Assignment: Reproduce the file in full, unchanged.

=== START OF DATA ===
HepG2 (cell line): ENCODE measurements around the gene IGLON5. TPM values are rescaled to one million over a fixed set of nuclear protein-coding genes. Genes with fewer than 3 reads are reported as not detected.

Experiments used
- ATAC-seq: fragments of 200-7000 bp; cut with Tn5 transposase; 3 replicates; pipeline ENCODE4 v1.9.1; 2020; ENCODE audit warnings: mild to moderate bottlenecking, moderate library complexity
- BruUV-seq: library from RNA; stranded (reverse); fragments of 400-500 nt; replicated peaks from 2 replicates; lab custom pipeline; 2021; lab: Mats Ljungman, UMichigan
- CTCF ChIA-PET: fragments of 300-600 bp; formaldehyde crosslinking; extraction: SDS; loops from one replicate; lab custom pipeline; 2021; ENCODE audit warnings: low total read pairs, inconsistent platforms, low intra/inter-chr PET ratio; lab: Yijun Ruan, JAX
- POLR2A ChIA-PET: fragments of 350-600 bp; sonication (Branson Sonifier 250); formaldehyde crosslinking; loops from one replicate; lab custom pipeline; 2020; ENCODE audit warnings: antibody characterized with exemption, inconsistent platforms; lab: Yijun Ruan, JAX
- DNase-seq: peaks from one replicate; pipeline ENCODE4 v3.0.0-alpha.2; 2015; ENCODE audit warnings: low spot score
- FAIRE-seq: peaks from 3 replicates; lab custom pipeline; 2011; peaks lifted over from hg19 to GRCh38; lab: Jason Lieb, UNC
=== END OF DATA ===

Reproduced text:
HepG2 (cell line): ENCODE measurements around the gene IGLON5. TPM values are rescaled to one million over a fixed set of nuclear protein-coding genes. Genes with fewer than 3 reads are reported as not detected.

Experiments used
- ATAC-seq: fragments of 200-7000 bp; cut with Tn5 transposase; 3 replicates; pipeline ENCODE4 v1.9.1; 2020; ENCODE audit warnings: mild to moderate bottlenecking, moderate library complexity
- BruUV-seq: library from RNA; stranded (reverse); fragments of 400-500 nt; replicated peaks from 2 replicates; lab custom pipeline; 2021; lab: Mats Ljungman, UMichigan
- CTCF ChIA-PET: fragments of 300-600 bp; formaldehyde crosslinking; extraction: SDS; loops from one replicate; lab custom pipeline; 2021; ENCODE audit warnings: low total read pairs, inconsistent platforms, low intra/inter-chr PET ratio; lab: Yijun Ruan, JAX
- POLR2A ChIA-PET: fragments of 350-600 bp; sonication (Branson Sonifier 250); formaldehyde crosslinking; loops from one replicate; lab custom pipeline; 2020; ENCODE audit warnings: antibody characterized with exemption, inconsistent platforms; lab: Yijun Ruan, JAX
- DNase-seq: peaks from one replicate; pipeline ENCODE4 v3.0.0-alpha.2; 2015; ENCODE audit warnings: low spot score
- FAIRE-seq: peaks from 3 replicates; lab custom pipeline; 2011; peaks lifted over from hg19 to GRCh38; lab: Jason Lieb, UNC